N.W.T. MLAs support motion to forgive elders' mortgage and rental debt
Regular MLAs passed a motion Wednesday in the N.W.T. Legislative Assembly to forgive debt held by elders with mortgages and rental arrears owed to Housing NWT — but it's not clear whether the policy will ever go into effect.
Applause was heard throughout the legislature Wednesday afternoon as the motion titled "Reconciliatory review of Housing NWT's collection approach" introduced by Monfwi MLA Jane Weyallon Armstrong was passed with support from all nine regular MLAs present.
"This is causing a lot of hardship for our vulnerable," Weyallon Armstrong said.
The motion asked Housing NWT to forgive arrears that cannot be collected for elders and residential school survivors, while also calling the territorial government to immediately pause garnishing elders' pensions to pay for arrears and to develop a collections policy and strategy going forward.
While the motion was supported by the majority of MLAs and passed, cabinet members abstained from voting.
Cabinet now has 120 days to respond.
The response from the government can be to take the action requested, take no action or set out some other action, a spokesperson with the Legislative Assembly explained in an emailed statement.
"I am supporting this motion as presented to stop all the garnishment from pensions and so all debts get forgiven," Weyallon Armstrong said.
Housing NWT says it doesn't garnish pensions
In response to the motion, a Housing NWT representative said that "Housing NWT does not garnish pensions."
Housing NWT has a policy that lists several means of collecting debt including garnishment, foreclosure and a collection agency. The policy also has a section on debt forgiveness saying if the collection unit cannot collect, forgiveness may be recommended.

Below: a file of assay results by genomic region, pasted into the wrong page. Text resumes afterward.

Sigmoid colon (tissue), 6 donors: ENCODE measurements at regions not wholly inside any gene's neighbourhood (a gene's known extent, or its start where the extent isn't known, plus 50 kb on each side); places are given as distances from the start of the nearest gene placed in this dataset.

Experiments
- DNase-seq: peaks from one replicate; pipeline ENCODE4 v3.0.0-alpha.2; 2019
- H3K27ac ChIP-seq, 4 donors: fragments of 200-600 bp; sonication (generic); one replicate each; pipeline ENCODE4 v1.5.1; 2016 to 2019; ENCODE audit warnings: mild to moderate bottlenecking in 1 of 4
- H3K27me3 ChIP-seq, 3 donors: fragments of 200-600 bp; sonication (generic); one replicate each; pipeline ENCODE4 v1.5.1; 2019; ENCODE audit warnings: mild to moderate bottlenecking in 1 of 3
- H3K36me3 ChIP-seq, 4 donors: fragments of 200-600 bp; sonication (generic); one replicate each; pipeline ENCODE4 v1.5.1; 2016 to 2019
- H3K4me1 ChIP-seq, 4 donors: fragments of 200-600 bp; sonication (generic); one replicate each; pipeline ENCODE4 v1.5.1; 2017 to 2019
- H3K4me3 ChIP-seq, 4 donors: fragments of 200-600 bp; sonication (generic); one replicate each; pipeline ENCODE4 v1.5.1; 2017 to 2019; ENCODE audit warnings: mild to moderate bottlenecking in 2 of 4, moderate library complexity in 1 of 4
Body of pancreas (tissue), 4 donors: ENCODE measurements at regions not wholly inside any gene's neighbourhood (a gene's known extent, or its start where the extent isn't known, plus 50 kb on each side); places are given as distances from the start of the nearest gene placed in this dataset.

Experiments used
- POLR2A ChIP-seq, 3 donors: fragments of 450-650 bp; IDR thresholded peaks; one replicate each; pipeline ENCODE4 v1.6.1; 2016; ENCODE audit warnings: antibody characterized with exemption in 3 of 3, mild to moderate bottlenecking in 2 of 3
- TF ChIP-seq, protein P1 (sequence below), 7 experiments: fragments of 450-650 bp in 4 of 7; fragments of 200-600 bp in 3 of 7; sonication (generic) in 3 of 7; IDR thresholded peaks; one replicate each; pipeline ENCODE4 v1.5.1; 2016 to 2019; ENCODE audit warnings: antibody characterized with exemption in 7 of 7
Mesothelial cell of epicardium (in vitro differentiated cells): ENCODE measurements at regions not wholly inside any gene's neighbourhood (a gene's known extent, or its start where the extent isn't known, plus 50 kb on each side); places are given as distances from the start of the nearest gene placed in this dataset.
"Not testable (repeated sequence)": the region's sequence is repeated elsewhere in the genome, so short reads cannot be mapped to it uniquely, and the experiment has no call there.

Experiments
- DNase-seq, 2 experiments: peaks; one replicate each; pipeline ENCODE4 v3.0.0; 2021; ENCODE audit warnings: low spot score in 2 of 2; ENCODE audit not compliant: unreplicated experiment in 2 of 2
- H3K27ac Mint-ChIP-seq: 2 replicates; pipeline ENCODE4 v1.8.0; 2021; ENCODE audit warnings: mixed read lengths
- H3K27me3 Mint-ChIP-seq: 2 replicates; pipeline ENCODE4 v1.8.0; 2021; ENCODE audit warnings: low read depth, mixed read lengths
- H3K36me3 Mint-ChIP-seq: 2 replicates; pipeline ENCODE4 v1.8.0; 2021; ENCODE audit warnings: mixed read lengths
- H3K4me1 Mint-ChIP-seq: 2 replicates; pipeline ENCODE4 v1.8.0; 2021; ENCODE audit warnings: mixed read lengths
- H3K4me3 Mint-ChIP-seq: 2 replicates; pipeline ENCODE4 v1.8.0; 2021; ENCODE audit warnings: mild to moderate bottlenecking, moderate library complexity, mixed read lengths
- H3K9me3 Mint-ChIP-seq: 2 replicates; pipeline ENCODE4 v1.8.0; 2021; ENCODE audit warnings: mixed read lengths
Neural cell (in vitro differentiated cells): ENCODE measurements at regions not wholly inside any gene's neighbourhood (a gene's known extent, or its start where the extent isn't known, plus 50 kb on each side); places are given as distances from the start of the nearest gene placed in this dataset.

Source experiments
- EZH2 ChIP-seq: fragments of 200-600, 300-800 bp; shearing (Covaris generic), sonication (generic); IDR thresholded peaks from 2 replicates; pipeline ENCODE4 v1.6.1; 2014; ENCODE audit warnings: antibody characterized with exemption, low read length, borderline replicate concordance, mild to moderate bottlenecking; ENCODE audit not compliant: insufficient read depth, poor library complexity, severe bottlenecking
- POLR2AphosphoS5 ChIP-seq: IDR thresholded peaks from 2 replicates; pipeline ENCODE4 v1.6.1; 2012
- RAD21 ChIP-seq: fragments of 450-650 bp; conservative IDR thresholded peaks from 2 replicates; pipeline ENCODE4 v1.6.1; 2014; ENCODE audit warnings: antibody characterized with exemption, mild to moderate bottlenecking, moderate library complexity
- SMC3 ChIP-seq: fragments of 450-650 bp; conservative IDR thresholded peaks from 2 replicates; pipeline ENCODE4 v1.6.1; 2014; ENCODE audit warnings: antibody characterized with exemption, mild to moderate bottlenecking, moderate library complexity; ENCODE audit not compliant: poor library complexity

During the discussion, Frame Lake MLA Kevin O'Reilly estimated the arrears debts to stand at $13 million for current and former tenants, and said as he understood it, about "half of that amount would be covered by the motion."
Updated numbers from Housing NWT show that the total arrears debt was $16.5 million as of March 8 — with $4.9 million in mortgage arrears and $11.6 million in rental arrears.
'True act of reconciliation'
In advancing the motion, several MLAs spoke to the importance of forgiving debts as a matter of reconciliation.
Thebacha MLA Frieda Martselos said she supported the motion "150 per cent" as this is not the first time she stood up in the house to talk about "lack of compassion by NWT Housing."
Great Slave MLA Katrina Nokleby called the motion a "true act of reconciliation," while noting the economic benefits of forgiving debts.
"Anytime that you're getting people out of debt, the money that they would be paying or spending on loans or interest will now come back into the community and our economy," Nokleby said
Nunakput MLA Jackie Jacobson was critical of the cost elders are paying for housing.
"Those houses were paid 10 times over by now and the state of those houses are not worth the price that we're paying," Jacobson said.
Kam Lake MLA Caitlin Cleveland shared stories from communities including an anecdote about elders living in their homes for their entire lives who one day received a bill for arrears.
"This policy was changed over the life of this Assembly but those arrears were not addressed and mitigated by the housing corporation," she said.
Cleveland said arrears can create "extreme hardship," stressing that it's up to Housing NWT to have "prudent management" when it comes to managing arrears, rents and policies.
"They need to not only understand why people have rent," she said, "but also be able to mitigate why people have arrears and address that properly."